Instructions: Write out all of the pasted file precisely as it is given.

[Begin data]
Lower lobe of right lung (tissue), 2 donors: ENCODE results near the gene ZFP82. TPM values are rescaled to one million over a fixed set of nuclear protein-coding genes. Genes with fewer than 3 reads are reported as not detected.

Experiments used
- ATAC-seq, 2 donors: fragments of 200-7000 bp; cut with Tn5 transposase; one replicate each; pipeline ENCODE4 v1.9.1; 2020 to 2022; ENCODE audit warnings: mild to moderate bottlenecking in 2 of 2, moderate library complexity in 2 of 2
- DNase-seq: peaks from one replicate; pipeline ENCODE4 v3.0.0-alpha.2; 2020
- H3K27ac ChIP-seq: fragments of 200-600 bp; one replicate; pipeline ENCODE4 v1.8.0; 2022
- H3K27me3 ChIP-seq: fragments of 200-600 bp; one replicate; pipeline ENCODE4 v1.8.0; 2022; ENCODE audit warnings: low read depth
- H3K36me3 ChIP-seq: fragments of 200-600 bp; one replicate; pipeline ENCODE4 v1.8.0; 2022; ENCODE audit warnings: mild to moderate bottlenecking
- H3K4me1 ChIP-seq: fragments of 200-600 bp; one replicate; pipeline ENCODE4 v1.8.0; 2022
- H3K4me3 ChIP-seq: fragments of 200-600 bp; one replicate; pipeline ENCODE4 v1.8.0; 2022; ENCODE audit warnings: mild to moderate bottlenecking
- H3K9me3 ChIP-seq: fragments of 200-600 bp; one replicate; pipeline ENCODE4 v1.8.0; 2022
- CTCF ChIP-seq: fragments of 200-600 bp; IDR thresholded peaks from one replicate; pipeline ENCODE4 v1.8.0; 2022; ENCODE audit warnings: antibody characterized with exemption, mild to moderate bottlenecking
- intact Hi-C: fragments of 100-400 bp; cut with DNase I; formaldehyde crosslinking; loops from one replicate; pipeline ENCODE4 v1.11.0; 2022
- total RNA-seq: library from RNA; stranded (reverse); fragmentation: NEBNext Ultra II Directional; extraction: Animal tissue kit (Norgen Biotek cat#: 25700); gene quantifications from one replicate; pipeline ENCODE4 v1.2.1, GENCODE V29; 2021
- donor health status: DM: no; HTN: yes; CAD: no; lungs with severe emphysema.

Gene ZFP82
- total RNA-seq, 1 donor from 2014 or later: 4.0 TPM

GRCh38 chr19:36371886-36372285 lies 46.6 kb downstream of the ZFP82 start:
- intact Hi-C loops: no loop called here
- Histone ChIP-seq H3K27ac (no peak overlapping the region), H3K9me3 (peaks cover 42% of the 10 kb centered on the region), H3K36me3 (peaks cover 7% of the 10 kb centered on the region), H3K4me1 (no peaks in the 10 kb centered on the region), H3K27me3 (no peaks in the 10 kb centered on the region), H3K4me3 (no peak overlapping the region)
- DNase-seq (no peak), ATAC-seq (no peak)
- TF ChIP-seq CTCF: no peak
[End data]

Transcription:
Lower lobe of right lung (tissue), 2 donors: ENCODE results near the gene ZFP82. TPM values are rescaled to one million over a fixed set of nuclear protein-coding genes. Genes with fewer than 3 reads are reported as not detected.

Experiments used
- ATAC-seq, 2 donors: fragments of 200-7000 bp; cut with Tn5 transposase; one replicate each; pipeline ENCODE4 v1.9.1; 2020 to 2022; ENCODE audit warnings: mild to moderate bottlenecking in 2 of 2, moderate library complexity in 2 of 2
- DNase-seq: peaks from one replicate; pipeline ENCODE4 v3.0.0-alpha.2; 2020
- H3K27ac ChIP-seq: fragments of 200-600 bp; one replicate; pipeline ENCODE4 v1.8.0; 2022
- H3K27me3 ChIP-seq: fragments of 200-600 bp; one replicate; pipeline ENCODE4 v1.8.0; 2022; ENCODE audit warnings: low read depth
- H3K36me3 ChIP-seq: fragments of 200-600 bp; one replicate; pipeline ENCODE4 v1.8.0; 2022; ENCODE audit warnings: mild to moderate bottlenecking
- H3K4me1 ChIP-seq: fragments of 200-600 bp; one replicate; pipeline ENCODE4 v1.8.0; 2022
- H3K4me3 ChIP-seq: fragments of 200-600 bp; one replicate; pipeline ENCODE4 v1.8.0; 2022; ENCODE audit warnings: mild to moderate bottlenecking
- H3K9me3 ChIP-seq: fragments of 200-600 bp; one replicate; pipeline ENCODE4 v1.8.0; 2022
- CTCF ChIP-seq: fragments of 200-600 bp; IDR thresholded peaks from one replicate; pipeline ENCODE4 v1.8.0; 2022; ENCODE audit warnings: antibody characterized with exemption, mild to moderate bottlenecking
- intact Hi-C: fragments of 100-400 bp; cut with DNase I; formaldehyde crosslinking; loops from one replicate; pipeline ENCODE4 v1.11.0; 2022
- total RNA-seq: library from RNA; stranded (reverse); fragmentation: NEBNext Ultra II Directional; extraction: Animal tissue kit (Norgen Biotek cat#: 25700); gene quantifications from one replicate; pipeline ENCODE4 v1.2.1, GENCODE V29; 2021
- donor health status: DM: no; HTN: yes; CAD: no; lungs with severe emphysema.

Gene ZFP82
- total RNA-seq, 1 donor from 2014 or later: 4.0 TPM

GRCh38 chr19:36371886-36372285 lies 46.6 kb downstream of the ZFP82 start:
- intact Hi-C loops: no loop called here
- Histone ChIP-seq H3K27ac (no peak overlapping the region), H3K9me3 (peaks cover 42% of the 10 kb centered on the region), H3K36me3 (peaks cover 7% of the 10 kb centered on the region), H3K4me1 (no peaks in the 10 kb centered on the region), H3K27me3 (no peaks in the 10 kb centered on the region), H3K4me3 (no peak overlapping the region)
- DNase-seq (no peak), ATAC-seq (no peak)
- TF ChIP-seq CTCF: no peak